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As some of you may know, I’ve recently started teaching data visualization at the University of Utah. I’ve only been at it a couple of weeks, but it has been a great learning experience for me (and hopefully my students). Now that I am teaching the subject, it seemed like a decent time to do some self reflection to see what I might do differently in some of my past Tableau Public projects.

Much (exactly) like Makeover Monday, this series will take a look at a visualization (of my own) that is in need of improvement, with the end result being a new improved visualization that clarifies the original message. Customary to Andy’s original format, I’ll also be describing things that work well/didn’t work well with the original visualization.

For the first entry to this series, I’ll be looking at my very first Tableau Public viz: The Cost of Living. This viz was created sometime post #Data14 (Sep 2014), and was the first entry to my old blog curtisharris.weebly.com. That reminds me… I still have to move the rest of that content to this site!

I recall being very thrilled with how this dashboard turned out, and was counting down the moments to my first viz of the day. It never came, and for good reason.

Side note: thank you Tableau Public for running Viz of the Day, you can’t understand the joy that it brings to an author when they get their first public recognition. I truly think that Viz of the Day is an honor, and it keeps people interested in pursuing their greatness!

What works well?

  • Minimal use of color, and when color is used, it is used for a purpose
  • It is very obvious how to use the dashboard. Parameters are located right at the top, and are impossible to miss.
  • No overly complex visualization types; most anyone should be able to read the entire dashboard.
  • Data source is clearly stated and linked. (Didn’t expect to see this from my early days!)

What doesn’t work well?¬†

  • Useless maps. You know where you already live, and I’m sure you already have a general sense of where you are wanting to live.
    • Newcomers to Tableau often get drawn to maps because it is something they were never able to do before. In my class, I’m trying to drill the point that we should not map just for the sake of having a map.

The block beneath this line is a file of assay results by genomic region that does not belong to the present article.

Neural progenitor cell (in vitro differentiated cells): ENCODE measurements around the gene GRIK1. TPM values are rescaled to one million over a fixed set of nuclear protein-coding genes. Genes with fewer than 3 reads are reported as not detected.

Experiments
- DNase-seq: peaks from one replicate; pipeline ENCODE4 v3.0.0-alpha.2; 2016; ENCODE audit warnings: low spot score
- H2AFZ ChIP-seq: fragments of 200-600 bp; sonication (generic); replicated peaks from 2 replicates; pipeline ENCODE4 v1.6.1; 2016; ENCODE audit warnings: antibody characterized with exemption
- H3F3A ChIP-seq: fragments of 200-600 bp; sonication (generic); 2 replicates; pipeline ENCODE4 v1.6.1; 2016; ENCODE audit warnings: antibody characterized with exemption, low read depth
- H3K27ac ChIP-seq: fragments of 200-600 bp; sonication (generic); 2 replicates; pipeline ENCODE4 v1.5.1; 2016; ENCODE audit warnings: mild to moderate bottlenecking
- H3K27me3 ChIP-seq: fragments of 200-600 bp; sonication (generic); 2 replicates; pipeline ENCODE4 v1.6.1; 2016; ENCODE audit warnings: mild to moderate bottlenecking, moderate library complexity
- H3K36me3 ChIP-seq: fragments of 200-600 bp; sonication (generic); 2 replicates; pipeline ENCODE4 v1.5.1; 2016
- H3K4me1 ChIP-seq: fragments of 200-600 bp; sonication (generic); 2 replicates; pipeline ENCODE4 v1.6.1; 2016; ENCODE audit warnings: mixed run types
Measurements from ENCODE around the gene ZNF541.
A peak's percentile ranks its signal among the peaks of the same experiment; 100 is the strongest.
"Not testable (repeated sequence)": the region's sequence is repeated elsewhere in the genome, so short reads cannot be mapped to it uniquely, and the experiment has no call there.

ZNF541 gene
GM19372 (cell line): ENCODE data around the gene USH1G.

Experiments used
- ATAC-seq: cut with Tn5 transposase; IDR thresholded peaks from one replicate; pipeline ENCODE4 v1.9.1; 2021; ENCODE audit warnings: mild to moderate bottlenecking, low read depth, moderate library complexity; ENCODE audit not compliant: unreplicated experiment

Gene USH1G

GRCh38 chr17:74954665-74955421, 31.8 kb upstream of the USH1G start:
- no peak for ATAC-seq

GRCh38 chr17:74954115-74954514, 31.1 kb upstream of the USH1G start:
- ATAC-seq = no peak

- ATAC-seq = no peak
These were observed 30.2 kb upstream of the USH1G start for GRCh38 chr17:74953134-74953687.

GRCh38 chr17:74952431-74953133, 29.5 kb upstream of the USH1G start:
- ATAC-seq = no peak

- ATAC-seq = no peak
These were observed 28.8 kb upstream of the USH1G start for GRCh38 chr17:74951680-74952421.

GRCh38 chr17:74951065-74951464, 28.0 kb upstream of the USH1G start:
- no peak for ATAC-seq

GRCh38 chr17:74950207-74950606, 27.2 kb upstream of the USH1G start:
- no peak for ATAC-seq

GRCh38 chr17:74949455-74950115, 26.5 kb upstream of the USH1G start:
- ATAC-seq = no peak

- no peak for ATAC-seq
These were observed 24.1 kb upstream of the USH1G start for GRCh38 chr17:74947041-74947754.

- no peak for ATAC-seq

• Cluttered maps. Even if the maps were useful, there are extra elements that are costing our brains extra processing power. If I were to leave the maps I would:
    • Remove the cell borders
    • Remove all of the map layers outside of the state label
    • Match the background color to the color of the dashboard
  • Useless icons.¬†Even if the icons were useful, there are extra elements that are costing our brains extra processing power. If I were to leave the icons I would:
    • Source much “flatter” icons that don’t draw as much attention
    • Make them smaller as they are distracting from the main point in the top of the dashboard
  • Bar chart is too complex for the message it is portraying
    • There are only two bars, which are both labeled, and the axis is exposed. With the limited amount of bars, it would be better to label directly and hide the axis to reduce clutter and confusion.
  • Too much bold font
  • Measure values associated with the icons are not described very well/at all.
    • What does an increase/decrease mean?
  • Black dashboard background assumes a more negative/dreary tone. I’m building in the assumption that moving from your current location is a bad thing, but I can’t know that.

Overall I’m still proud of the newbie I was for building out this dashboard… at the time, it was my proudest work. Knowing what I know now through: Education, trial and error, and community feedback/participation… I can do better.

Here is the new and improved version of The Cost of Living.

Comments ( 1 )

  • Rody Zakovich says:

    I really like this Curtis! It’s a great concept, and one that I think we can learn a lot from. Making over our own works can demonstrate our progression, but it can also remind us of techniques we may have forgotten about, or how we use to think about visualization. I’m really looking forward to seeing this series progress!

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